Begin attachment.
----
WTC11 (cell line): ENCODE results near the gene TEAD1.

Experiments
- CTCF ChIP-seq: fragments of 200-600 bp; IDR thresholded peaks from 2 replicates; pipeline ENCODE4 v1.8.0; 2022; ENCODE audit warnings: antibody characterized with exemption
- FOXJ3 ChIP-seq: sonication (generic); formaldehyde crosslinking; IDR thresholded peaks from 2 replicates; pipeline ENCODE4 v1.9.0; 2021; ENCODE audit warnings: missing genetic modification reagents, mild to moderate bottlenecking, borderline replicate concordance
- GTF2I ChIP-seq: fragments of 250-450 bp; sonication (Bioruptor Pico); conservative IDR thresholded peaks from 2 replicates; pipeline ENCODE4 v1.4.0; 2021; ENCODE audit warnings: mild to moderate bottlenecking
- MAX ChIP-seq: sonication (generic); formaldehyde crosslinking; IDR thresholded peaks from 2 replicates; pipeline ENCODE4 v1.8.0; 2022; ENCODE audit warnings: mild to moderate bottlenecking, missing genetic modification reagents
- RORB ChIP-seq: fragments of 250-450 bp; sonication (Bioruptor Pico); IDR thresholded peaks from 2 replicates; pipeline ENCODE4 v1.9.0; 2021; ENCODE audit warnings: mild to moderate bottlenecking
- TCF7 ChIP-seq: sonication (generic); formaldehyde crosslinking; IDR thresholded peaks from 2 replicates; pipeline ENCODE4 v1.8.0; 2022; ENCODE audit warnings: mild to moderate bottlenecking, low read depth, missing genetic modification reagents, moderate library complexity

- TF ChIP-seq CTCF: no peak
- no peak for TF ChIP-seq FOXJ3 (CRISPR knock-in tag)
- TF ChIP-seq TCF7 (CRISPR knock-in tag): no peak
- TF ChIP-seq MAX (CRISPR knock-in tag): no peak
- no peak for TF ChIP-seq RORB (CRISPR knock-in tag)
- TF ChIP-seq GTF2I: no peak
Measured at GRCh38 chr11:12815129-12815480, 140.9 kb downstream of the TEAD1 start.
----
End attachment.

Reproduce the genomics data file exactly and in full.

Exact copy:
WTC11 (cell line): ENCODE results near the gene TEAD1.

Experiments
- CTCF ChIP-seq: fragments of 200-600 bp; IDR thresholded peaks from 2 replicates; pipeline ENCODE4 v1.8.0; 2022; ENCODE audit warnings: antibody characterized with exemption
- FOXJ3 ChIP-seq: sonication (generic); formaldehyde crosslinking; IDR thresholded peaks from 2 replicates; pipeline ENCODE4 v1.9.0; 2021; ENCODE audit warnings: missing genetic modification reagents, mild to moderate bottlenecking, borderline replicate concordance
- GTF2I ChIP-seq: fragments of 250-450 bp; sonication (Bioruptor Pico); conservative IDR thresholded peaks from 2 replicates; pipeline ENCODE4 v1.4.0; 2021; ENCODE audit warnings: mild to moderate bottlenecking
- MAX ChIP-seq: sonication (generic); formaldehyde crosslinking; IDR thresholded peaks from 2 replicates; pipeline ENCODE4 v1.8.0; 2022; ENCODE audit warnings: mild to moderate bottlenecking, missing genetic modification reagents
- RORB ChIP-seq: fragments of 250-450 bp; sonication (Bioruptor Pico); IDR thresholded peaks from 2 replicates; pipeline ENCODE4 v1.9.0; 2021; ENCODE audit warnings: mild to moderate bottlenecking
- TCF7 ChIP-seq: sonication (generic); formaldehyde crosslinking; IDR thresholded peaks from 2 replicates; pipeline ENCODE4 v1.8.0; 2022; ENCODE audit warnings: mild to moderate bottlenecking, low read depth, missing genetic modification reagents, moderate library complexity

- TF ChIP-seq CTCF: no peak
- no peak for TF ChIP-seq FOXJ3 (CRISPR knock-in tag)
- TF ChIP-seq TCF7 (CRISPR knock-in tag): no peak
- TF ChIP-seq MAX (CRISPR knock-in tag): no peak
- no peak for TF ChIP-seq RORB (CRISPR knock-in tag)
- TF ChIP-seq GTF2I: no peak
Measured at GRCh38 chr11:12815129-12815480, 140.9 kb downstream of the TEAD1 start.